The most important thing I got from this experience was realizing that I had agency over my own body. There was something immensely empowering in not only seeing myself with and without body hair, but knowing that I had a choice between the two. In the end, isn’t feminism ultimately about having choices? While nobody is threatening you to shave your body, the pressure that women feel from both the outside and the inside is enough for women to never stop and question why they spend on average ten thousand dollars throughout their lifetime to shave. If you’ve thought this through and ultimately decided that you like shaving, then all the power to you. I’m not talking to you.

I’m talking to my teenage self, who would wear long sleeved shirts on hot days because she ran out of razors. I’m talking to my teenage self, who would use a rusty razor to shave because she couldn’t afford to buy a new one and an infection was better than having hair. I’m talking to my teenage self, who would run into the bathroom and shave her legs and pubes right as her then-boyfriend would start undressing her. Whether someone told you this or it was something you told yourself, I’m talking to all of the women out there who thought that they were unlovable for simply having hair.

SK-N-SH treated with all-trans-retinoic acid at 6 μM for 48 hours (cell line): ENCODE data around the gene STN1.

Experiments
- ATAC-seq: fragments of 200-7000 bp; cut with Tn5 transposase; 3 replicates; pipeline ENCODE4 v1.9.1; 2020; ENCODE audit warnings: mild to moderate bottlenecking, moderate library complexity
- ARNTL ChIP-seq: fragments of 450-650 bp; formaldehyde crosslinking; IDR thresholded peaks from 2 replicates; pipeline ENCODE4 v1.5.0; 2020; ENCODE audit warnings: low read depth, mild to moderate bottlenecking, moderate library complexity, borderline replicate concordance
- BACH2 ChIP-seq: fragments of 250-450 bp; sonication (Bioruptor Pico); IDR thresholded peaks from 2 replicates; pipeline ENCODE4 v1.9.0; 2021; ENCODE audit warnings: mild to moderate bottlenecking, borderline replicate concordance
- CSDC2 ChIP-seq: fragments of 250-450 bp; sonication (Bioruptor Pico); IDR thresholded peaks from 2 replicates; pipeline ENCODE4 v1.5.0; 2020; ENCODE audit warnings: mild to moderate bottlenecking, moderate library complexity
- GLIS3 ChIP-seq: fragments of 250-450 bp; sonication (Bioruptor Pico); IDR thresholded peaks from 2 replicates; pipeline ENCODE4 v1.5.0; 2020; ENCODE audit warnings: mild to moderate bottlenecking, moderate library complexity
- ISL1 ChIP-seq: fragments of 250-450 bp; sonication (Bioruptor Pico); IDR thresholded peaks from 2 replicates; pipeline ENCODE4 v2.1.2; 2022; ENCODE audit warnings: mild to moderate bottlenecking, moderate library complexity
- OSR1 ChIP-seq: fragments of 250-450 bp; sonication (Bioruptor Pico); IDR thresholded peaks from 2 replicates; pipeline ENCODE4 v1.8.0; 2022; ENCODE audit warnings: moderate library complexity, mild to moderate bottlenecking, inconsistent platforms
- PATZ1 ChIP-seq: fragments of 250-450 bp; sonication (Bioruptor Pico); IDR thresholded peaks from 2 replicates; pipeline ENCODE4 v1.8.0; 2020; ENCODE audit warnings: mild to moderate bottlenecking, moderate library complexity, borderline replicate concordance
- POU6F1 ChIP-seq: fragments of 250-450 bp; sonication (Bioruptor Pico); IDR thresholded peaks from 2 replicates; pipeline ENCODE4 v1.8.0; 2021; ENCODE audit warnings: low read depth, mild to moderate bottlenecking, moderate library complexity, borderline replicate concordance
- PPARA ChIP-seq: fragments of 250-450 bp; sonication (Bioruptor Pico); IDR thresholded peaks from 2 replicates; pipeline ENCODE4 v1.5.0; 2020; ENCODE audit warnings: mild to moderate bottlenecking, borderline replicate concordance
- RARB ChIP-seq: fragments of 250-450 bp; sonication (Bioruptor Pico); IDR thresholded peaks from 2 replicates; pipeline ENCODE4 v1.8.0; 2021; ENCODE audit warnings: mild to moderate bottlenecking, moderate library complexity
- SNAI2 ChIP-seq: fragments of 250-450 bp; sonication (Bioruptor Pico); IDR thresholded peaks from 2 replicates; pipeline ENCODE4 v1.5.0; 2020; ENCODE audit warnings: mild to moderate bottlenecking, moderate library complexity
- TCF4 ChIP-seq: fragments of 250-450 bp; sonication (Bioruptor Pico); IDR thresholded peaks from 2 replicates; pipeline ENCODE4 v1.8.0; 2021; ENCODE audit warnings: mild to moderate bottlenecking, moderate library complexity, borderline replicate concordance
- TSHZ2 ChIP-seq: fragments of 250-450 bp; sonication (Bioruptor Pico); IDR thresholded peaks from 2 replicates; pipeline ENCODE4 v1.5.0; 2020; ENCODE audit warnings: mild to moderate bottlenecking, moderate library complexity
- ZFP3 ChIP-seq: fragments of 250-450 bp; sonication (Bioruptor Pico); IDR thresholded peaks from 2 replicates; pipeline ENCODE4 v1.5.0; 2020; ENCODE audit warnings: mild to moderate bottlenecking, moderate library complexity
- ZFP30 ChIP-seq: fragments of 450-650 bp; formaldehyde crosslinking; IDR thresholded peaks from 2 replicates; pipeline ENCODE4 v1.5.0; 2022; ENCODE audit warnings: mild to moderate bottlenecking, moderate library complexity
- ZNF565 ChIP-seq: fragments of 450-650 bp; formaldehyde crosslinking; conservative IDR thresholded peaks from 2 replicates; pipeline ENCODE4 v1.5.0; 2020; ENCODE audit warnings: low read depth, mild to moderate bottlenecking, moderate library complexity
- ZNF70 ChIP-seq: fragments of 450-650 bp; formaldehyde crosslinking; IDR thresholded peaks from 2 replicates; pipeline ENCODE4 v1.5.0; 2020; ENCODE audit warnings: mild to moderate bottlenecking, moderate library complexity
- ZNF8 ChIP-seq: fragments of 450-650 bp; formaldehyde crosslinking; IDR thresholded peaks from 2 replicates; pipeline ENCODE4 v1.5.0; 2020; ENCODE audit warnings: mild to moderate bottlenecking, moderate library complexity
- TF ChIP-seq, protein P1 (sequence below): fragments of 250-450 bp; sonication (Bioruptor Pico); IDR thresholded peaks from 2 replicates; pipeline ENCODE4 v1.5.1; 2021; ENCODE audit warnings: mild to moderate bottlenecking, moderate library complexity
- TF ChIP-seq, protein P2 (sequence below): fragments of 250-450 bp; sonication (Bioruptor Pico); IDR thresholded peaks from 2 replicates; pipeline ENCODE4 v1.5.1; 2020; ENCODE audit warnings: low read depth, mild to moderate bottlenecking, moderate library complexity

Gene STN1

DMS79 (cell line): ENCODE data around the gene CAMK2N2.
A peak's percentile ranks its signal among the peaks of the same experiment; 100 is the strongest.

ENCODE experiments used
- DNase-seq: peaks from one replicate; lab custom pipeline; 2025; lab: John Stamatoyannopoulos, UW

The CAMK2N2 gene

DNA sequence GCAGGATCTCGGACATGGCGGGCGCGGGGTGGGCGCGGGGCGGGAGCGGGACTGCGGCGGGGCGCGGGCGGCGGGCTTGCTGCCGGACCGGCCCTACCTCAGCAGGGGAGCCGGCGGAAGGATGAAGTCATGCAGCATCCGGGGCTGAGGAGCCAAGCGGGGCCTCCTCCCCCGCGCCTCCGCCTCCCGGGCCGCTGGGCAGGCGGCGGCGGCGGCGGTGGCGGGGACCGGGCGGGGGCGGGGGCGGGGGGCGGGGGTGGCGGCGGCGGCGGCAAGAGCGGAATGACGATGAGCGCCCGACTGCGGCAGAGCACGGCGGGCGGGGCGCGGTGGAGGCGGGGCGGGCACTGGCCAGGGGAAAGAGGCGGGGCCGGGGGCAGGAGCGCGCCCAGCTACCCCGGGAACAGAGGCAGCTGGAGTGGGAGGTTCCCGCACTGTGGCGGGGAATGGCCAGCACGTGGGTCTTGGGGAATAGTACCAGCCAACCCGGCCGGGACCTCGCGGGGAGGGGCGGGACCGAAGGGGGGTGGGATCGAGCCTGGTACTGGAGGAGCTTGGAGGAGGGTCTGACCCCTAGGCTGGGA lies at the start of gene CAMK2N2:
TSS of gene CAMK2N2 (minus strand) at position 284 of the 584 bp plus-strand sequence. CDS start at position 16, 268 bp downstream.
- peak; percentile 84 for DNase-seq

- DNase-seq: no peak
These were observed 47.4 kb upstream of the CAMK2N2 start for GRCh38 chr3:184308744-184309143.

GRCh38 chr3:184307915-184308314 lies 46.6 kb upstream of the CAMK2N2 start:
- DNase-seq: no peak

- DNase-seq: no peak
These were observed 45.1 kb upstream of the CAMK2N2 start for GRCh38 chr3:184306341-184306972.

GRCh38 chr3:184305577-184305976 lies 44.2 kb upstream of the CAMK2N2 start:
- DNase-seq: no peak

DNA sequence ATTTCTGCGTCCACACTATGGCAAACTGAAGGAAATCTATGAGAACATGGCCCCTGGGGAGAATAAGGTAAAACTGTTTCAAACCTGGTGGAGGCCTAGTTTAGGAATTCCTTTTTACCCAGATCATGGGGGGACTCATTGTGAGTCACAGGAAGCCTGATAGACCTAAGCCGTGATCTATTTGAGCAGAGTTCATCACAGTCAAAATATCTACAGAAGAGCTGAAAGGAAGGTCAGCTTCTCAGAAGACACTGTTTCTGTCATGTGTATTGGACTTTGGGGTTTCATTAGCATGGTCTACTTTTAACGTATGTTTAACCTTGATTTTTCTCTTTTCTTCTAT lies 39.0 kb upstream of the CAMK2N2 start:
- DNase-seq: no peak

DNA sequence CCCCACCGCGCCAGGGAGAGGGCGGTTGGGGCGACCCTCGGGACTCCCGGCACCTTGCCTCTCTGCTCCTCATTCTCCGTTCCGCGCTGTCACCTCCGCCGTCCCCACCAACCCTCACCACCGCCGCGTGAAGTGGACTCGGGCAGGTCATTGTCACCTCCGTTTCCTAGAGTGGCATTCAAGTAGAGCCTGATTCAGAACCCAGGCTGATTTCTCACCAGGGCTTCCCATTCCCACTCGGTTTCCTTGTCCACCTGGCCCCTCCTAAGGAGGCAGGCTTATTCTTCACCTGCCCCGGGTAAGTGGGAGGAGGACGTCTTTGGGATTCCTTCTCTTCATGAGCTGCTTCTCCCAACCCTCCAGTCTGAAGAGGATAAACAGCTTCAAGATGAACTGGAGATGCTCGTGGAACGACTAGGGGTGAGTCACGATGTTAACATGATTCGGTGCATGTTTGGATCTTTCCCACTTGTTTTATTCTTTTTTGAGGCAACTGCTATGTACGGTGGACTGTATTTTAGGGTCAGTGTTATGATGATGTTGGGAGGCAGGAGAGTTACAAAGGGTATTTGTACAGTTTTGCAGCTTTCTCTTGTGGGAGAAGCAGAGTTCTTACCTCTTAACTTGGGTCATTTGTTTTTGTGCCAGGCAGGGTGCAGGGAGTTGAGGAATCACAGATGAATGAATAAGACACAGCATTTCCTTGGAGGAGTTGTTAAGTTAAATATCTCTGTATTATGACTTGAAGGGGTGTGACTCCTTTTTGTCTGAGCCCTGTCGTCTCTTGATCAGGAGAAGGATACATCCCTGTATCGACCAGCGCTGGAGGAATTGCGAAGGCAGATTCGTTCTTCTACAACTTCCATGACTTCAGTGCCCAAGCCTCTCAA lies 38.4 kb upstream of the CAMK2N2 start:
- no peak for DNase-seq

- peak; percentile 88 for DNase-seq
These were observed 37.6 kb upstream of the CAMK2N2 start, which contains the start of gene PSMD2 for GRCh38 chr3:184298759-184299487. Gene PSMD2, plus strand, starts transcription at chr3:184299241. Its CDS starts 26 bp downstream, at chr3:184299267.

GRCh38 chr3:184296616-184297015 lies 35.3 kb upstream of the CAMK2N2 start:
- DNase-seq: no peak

I want to tell you that you do have a choice. Your feminist identity doesn’t lie in whether you shave or not — it lies in realizing that you have a choice between the two. Whatever choice you make, you’re still the same beautiful you.